In the behavioral part, information concerning “activity” was missing from 112, “contact with people” from 167, “aggressiveness toward family” from 108, “aggressiveness toward strange people” from 119, “aggressiveness toward other cats” from 207, “sensitivity toward new things” from 115, “sensitivity toward new people” from 113, and “licking” from 154 cats. The effect of missing values on the final results was not investigated, as the behavioral characterization was only preliminary and needs a more comprehensive study in the future.

Prevalence of Disease Categories and Separate Diseases

Prevalence of Disease Categories

Altogether, 5415 cats (66%) were reported to have had a disease/diseases belonging to at least one of the 19 disease categories, including behavioral traits. The disease categories included diagnoses made either by the veterinarians or the owners (see Questionnaire in Presentation S1 in Supplementary Material). Diagnoses in the categories of “behavioral problems” and “parasites and protozoan” had mainly been made by the owner, while the diagnoses in all other disease categories had been mainly made by veterinarians (Figure 3). In the categories of “diseases of the urinary system,” “disorders of the cardiac and circulatory system,” “blood disorders,” “autoimmune diseases,” and “tumors,” almost all of the diagnoses had been made by the veterinarian.

FIGURE 3
www.frontiersin.org

Figure 3. Proportions of disease categories diagnosed by the veterinarian or the owner.

A total of 63% of pedigree cats had been diagnosed with a disease/diseases in at least one of the categories (diagnosed either by the veterinarian or the owner), whereas the percentage among non-pedigree cats was 78%. Among male and female cats, the percentages were 67 and 66%, respectively. The difference between pedigree and non-pedigree cats was significant (chi square p < 0.0001). However, when only veterinary diagnoses were considered, and diagnoses in the category of “parasites and protozoans” were excluded, the difference was non-significant (p = 0.0745), despite a modest overrepresentation of the non-pedigree cats (55%) compared with pedigree cats (52%). The difference between male and female cats was not significant (p = 0.3706); however, when diagnoses in the category of “Genital diseases” were excluded, significantly higher prevalence was found in male (66%) than female cats (59%) (p < 0.0001).

The main prevalence results in disease categories diagnosed either by veterinarian or owner are presented below, and in the Data Sheet S2 in Supplementary Material, separately for diagnoses made only by veterinarian or owner (as well as for other subgroups).

The most prevalent disease category among all cats was “Dental and oral diseases” (28%, Figure 4). It was the most common category in breeds and subgroups as well (Data Sheet S2 in Supplementary Material). Other prevalent categories included skin disorders (12%), the urinary system (12%), the digestive tract (11%), eyes, (10%), and the musculoskeletal system (10%). Genital diseases were also common in female pedigree cats (19%), but not as frequent in non-pedigree cats (5%) (chi square p < 0.0001).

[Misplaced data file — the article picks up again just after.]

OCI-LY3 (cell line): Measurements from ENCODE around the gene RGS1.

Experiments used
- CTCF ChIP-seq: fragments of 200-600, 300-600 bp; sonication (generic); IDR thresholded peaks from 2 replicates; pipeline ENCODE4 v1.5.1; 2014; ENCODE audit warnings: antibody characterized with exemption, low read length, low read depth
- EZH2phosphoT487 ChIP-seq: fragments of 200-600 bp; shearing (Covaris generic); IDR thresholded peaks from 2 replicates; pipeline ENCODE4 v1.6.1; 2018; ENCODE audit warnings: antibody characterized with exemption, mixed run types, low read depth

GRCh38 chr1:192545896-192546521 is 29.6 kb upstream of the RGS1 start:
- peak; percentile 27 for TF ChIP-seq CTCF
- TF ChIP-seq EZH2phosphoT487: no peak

FIGURE 4
www.frontiersin.org

Figure 4. Prevalence of disease categories in all breeds and breed groups. Prevalence are colored with gradient filling from the lowest value to the highest (low = green, high = red) to point out the differences between the breeds. Phylogenetic grouping has been used in ordering the breeds.

Age

Prevalence increased by age in many disease categories. This was particularly apparent in the category of “dental and oral diseases,” but also distinctively in the urinary tract, the digestive tract, the skin, and tumors categories. In contrast, the prevalence of “congenital developmental disorders,” “blood disorders,” and “autoimmune diseases” was not affected by age, while some decrease was observed in the category of “other diseases.” The difference in the prevalence between the age groups of <1 year and ≥11 years was significant in all disease categories, except in “congenital developmental disorders” and “male genital diseases.”

Sex, Alive/Dead, and Neutering

In almost all the disease categories, male cats were overrepresented, as compared to female cats, deceased as compared to living cats, and neutered as compared to non-neutered cats. Between male and female, the differences were significant in the categories of “dental and oral diseases,” “genital diseases,” “diseases of the digestive tract,” “diseases of the urinary system,” “diseases of the respiratory tract,” “tumors,” “parasites and protozoans,” and “cardiac and circulatory system.” Of these categories, female cats were overrepresented only in the categories of “genital diseases” and “tumors.” Between alive and deceased cats, the differences were significant in all other categories, except in “female and male genital diseases,” “behavioral problems,” and “parasites and protozoans,” and between neutered and non-neutered cats, in all other categories, except in “other diseases” and “blood disorders.” In categories with significant difference, deceased cats had higher prevalence than living cats, and neutered cats – higher than non-neutered cats.

Pedigree and Non-Pedigree